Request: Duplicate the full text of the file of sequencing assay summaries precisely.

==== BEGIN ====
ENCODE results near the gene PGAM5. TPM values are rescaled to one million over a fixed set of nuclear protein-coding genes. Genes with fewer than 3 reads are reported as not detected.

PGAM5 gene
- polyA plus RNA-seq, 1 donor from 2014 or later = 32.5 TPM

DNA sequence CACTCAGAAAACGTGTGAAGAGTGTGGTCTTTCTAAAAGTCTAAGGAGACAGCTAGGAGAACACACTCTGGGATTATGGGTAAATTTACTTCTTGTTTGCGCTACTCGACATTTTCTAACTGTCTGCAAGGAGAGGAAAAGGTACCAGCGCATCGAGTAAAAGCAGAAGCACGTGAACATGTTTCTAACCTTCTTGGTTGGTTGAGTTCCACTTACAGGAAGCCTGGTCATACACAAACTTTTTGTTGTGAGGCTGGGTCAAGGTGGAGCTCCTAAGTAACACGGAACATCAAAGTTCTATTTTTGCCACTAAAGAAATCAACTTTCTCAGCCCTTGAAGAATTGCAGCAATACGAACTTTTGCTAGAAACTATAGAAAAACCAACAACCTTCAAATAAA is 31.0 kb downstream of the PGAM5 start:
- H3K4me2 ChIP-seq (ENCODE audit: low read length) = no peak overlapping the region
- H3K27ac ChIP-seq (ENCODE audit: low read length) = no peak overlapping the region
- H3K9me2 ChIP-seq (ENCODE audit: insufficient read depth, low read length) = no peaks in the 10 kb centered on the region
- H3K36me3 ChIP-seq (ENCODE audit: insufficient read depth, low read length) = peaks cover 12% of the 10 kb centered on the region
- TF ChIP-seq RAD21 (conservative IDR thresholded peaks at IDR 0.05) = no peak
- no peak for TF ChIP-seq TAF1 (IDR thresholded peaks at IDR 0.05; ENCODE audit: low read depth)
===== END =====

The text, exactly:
ENCODE results near the gene PGAM5. TPM values are rescaled to one million over a fixed set of nuclear protein-coding genes. Genes with fewer than 3 reads are reported as not detected.

PGAM5 gene
- polyA plus RNA-seq, 1 donor from 2014 or later = 32.5 TPM

DNA sequence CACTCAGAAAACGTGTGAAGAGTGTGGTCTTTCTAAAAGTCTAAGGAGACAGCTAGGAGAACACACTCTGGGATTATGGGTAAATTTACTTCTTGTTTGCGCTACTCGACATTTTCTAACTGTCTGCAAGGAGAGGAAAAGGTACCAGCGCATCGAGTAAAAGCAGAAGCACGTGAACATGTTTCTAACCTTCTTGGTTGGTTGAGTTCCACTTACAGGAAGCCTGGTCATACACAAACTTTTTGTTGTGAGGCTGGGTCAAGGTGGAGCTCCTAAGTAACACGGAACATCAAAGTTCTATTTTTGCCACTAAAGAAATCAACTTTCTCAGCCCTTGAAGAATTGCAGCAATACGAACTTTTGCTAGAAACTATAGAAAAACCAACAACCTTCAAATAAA is 31.0 kb downstream of the PGAM5 start:
- H3K4me2 ChIP-seq (ENCODE audit: low read length) = no peak overlapping the region
- H3K27ac ChIP-seq (ENCODE audit: low read length) = no peak overlapping the region
- H3K9me2 ChIP-seq (ENCODE audit: insufficient read depth, low read length) = no peaks in the 10 kb centered on the region
- H3K36me3 ChIP-seq (ENCODE audit: insufficient read depth, low read length) = peaks cover 12% of the 10 kb centered on the region
- TF ChIP-seq RAD21 (conservative IDR thresholded peaks at IDR 0.05) = no peak
- no peak for TF ChIP-seq TAF1 (IDR thresholded peaks at IDR 0.05; ENCODE audit: low read depth)